Tackling the Opioid Epidemic: Senate Hearing Touts 3 Ways Education Can Play a Role, From Better Drug Prevention to Discipline Reform

Washington, D.C.

The opioid crisis, which killed more than 63,000 people in 2016, is affecting issues and policies beyond law enforcement and health care.

No matter the topic of discussion with constituents, from education to transportation, “we always end up talking about addiction and what is happening in our small communities,” Sen. Lisa Murkowski, Republican of Alaska, said at a Senate Health, Education, Labor and Pensions Committee hearing Thursday focused on the crisis’s impact on children and families.

The session, in a packed-to-capacity hearing room, focused on problems ranging from the need for better care for babies born addicted to opiates, to how to reform the foster care system and try to keep families together while protecting vulnerable children.

The House Education Committee last year had a hearing on the same issue, including testimony from a Maryland school superintendent on the “dramatic change” it has brought to his district.

Senators Thursday focused on a wide range of issues, including:

The need to better educate teenagers about the dangers of opioids: Teens don’t understand that legally prescribed medicine, misused or used by people for whom it wasn’t intended, can be just as lethal as street drugs, said Becky Savage, founder of the 525 Foundation.

Savage, of Granger, Indiana, started the foundation in memory of her two older sons, Nick and Jack, who died on the same night in June 2015 of accidental overdoses of opioids and alcohol poisoning after a day spent at graduation parties. Jack had just finished high school, and Nick was home after completing his first year of college. Both were standout high school hockey players; 5 and 25 were their jersey numbers.

Young people “don’t understand that you can die from one time trying something,” as her sons did, she added.

Parents should begin conversations, and teenagers tend to respond better to real stories than to a barrage of statistics, she said.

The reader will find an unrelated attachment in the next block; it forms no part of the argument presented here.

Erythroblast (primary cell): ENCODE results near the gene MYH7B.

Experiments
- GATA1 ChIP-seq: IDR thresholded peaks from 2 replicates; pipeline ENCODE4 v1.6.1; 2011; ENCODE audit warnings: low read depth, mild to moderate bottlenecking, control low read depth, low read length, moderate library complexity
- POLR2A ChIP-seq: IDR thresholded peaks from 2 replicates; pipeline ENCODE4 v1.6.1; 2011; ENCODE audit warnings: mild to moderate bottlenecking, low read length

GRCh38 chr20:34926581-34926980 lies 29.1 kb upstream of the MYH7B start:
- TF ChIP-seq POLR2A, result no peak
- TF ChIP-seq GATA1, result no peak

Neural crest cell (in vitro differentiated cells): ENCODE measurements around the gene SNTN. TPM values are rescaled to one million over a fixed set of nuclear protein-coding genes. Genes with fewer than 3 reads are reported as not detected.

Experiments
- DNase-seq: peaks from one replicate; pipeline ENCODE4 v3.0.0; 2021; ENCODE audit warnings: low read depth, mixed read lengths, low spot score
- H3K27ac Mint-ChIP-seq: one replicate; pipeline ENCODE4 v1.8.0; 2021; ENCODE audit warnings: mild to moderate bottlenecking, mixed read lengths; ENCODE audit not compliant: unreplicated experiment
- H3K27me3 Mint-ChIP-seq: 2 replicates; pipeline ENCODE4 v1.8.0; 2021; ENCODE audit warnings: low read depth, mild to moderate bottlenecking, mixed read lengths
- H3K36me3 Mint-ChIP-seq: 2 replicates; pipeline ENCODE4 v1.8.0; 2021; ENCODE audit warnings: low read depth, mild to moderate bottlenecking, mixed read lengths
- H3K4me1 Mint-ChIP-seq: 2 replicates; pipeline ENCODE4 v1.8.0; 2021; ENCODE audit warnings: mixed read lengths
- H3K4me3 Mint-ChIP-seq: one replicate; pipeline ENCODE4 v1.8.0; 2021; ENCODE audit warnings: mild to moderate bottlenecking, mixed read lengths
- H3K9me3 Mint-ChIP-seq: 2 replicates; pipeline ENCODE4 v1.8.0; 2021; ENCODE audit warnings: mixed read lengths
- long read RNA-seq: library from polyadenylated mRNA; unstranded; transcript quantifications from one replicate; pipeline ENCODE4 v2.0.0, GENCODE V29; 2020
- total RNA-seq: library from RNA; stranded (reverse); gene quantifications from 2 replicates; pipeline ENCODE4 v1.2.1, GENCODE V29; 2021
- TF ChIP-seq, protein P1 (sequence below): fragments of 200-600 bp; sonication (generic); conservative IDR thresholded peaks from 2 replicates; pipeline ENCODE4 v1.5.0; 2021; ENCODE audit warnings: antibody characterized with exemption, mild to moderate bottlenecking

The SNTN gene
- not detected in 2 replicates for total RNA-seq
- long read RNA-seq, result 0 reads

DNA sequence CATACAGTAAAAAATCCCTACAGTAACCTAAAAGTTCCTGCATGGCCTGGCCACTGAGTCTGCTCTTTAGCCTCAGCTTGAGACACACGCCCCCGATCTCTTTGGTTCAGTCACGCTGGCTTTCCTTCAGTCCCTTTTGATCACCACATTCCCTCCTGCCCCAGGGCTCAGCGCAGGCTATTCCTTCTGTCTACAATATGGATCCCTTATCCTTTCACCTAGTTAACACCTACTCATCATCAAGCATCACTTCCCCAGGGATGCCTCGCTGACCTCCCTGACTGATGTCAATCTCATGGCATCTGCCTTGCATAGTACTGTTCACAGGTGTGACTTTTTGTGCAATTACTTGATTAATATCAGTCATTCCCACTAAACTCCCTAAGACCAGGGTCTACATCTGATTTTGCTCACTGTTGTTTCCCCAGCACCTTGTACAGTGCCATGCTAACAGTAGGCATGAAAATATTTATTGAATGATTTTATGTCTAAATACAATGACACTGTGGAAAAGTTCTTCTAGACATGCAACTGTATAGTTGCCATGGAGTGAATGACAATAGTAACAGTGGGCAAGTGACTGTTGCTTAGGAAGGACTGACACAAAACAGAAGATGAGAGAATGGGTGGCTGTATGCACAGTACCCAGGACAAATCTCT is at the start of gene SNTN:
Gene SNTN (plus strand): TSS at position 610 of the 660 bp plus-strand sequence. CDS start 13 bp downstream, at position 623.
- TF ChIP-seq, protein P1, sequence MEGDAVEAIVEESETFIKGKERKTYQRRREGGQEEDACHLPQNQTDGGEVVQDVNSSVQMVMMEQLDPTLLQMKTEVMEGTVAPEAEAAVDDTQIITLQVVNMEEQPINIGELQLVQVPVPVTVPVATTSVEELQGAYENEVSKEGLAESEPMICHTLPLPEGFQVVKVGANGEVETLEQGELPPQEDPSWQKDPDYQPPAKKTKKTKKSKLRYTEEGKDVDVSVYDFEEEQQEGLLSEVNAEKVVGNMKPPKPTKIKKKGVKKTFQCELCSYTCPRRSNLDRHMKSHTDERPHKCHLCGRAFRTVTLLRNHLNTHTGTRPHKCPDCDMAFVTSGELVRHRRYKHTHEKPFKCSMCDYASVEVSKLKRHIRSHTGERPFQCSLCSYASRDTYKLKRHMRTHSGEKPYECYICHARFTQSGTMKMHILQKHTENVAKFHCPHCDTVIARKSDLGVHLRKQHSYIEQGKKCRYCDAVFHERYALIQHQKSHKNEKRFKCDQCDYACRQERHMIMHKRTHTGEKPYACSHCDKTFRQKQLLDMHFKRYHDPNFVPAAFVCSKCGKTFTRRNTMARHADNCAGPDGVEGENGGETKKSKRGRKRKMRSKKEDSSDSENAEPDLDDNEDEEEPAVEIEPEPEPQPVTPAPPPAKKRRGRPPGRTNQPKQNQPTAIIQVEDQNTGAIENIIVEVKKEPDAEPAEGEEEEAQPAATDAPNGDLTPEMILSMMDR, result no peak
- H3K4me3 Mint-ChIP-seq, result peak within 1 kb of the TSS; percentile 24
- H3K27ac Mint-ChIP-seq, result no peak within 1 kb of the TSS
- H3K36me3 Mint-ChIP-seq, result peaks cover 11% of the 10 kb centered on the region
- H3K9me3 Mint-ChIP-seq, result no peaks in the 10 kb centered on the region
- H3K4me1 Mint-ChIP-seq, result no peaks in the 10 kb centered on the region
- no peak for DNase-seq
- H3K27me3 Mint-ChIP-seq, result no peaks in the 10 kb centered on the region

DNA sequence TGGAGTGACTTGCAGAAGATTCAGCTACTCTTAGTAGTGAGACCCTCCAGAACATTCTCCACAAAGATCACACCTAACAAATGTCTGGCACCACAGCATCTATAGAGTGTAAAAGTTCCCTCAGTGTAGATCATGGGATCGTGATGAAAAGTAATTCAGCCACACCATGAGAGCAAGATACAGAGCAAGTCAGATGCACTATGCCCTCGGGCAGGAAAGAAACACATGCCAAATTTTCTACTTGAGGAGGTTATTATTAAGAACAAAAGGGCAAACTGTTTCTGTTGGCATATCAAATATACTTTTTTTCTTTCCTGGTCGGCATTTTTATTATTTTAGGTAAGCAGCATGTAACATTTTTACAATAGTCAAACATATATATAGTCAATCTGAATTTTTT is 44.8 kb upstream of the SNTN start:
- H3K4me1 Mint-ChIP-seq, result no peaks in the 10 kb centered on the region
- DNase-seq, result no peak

Additional school-based programs: Mental health programs and after-school, community-based programs will be essential for helping prevent teenage use of opioids, witnesses said.

“Schools have always been and should continue to be a core frontline institution in whatever ailments we’re [seeing] in our communities,” said William Bell, president and CEO of Casey Family Programs, a foundation focused on reducing the need for foster care.

Schools should also change their approach toward discipline, from one of policing to one of protection, Bell said.

“Our schools should not close down at 3. Our schools have to become that school-based community center,” he added.

Sen. Patty Murray, the committee’s ranking Democrat, also addressed the school discipline issue, saying teachers must get training in childhood trauma to “avoid knee-jerk discipline that does more harm than good.”

More support for grandparents and other family members raising children in foster care: After years of decline, the number of children in foster care has risen in recent years, with many in the care of relatives. More than 437,000 children were in foster care at the end of fiscal year 2016, according to the federal government, an increase of about 10,000 from the year before. Of the 15 categories states can report for why children were removed from the home, parental drug abuse saw the greatest increase, from 32 percent to 34 percent.

Grandparents in particular — who are raising an estimated 2.6 million children, many outside the foster care system — may struggle with issues like navigating the school system, Sen. Susan Collins, Republican of Maine, said.

The committee will consider a number of bills in the coming months, Republican committee chairman Lamar Alexander said, including a measure to ease regulations at the National Institutes of Health to do more research on non-addictive painkillers, and one that would study how to better support grandparents raising grandchildren.

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